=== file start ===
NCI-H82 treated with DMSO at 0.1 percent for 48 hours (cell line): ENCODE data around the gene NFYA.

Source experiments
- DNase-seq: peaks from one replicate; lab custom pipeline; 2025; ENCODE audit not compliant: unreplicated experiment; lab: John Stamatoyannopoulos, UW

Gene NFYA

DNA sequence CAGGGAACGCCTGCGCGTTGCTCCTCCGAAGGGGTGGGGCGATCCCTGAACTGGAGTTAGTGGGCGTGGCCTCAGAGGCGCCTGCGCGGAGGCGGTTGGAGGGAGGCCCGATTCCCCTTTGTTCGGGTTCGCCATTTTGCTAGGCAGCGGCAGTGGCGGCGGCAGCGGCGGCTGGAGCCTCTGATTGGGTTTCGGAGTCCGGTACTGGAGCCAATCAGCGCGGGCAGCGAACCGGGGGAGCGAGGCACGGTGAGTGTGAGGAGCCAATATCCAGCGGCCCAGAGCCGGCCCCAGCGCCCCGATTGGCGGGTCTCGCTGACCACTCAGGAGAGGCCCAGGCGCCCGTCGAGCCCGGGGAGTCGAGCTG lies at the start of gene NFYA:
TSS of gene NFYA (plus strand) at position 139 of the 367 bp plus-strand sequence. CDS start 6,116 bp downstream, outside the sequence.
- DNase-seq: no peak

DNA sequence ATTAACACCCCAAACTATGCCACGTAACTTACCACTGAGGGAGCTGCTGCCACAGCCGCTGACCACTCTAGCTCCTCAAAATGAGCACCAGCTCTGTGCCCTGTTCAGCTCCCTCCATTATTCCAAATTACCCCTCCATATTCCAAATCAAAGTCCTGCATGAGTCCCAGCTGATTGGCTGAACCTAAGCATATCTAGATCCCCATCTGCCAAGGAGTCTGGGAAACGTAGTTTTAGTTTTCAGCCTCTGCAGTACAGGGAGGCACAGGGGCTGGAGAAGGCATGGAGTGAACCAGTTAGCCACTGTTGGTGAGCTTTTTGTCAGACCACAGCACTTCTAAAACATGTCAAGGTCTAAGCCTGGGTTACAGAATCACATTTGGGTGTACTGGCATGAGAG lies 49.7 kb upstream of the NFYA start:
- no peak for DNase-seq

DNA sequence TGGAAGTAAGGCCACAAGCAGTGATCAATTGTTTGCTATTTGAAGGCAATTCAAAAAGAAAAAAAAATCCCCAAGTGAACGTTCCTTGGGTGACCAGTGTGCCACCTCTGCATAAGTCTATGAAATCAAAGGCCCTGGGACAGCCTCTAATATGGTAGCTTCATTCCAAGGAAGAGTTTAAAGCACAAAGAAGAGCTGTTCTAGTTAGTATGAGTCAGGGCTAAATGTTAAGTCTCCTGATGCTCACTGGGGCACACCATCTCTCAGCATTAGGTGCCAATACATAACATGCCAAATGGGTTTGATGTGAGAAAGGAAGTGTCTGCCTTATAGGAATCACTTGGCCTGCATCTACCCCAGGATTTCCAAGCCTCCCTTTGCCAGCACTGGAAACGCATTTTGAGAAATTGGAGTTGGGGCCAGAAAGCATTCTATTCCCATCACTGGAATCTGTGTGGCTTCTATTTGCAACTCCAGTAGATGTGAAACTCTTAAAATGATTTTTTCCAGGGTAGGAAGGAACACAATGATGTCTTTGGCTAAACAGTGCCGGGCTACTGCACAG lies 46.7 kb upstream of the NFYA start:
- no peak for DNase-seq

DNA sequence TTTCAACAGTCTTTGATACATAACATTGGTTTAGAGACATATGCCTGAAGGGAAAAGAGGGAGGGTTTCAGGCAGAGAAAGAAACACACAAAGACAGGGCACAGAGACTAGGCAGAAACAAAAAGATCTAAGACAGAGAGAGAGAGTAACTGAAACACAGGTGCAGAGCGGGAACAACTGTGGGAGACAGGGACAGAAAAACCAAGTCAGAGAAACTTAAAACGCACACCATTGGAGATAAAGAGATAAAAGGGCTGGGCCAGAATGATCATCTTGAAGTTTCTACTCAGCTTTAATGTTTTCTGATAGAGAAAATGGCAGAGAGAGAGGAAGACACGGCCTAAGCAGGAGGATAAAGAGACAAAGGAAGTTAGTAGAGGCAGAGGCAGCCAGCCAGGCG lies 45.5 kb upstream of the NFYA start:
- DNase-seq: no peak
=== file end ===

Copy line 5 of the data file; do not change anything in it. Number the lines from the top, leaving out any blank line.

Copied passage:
DNA sequence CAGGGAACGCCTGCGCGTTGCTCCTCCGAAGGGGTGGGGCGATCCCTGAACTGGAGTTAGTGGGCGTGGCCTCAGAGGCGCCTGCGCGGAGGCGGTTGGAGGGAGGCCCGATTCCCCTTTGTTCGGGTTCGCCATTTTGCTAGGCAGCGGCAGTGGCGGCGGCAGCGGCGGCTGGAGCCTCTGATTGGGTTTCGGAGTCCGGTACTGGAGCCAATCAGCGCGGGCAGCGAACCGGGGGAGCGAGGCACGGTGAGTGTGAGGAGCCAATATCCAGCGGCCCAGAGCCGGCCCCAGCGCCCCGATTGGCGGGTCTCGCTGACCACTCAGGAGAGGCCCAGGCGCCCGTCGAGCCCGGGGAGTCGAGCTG lies at the start of gene NFYA: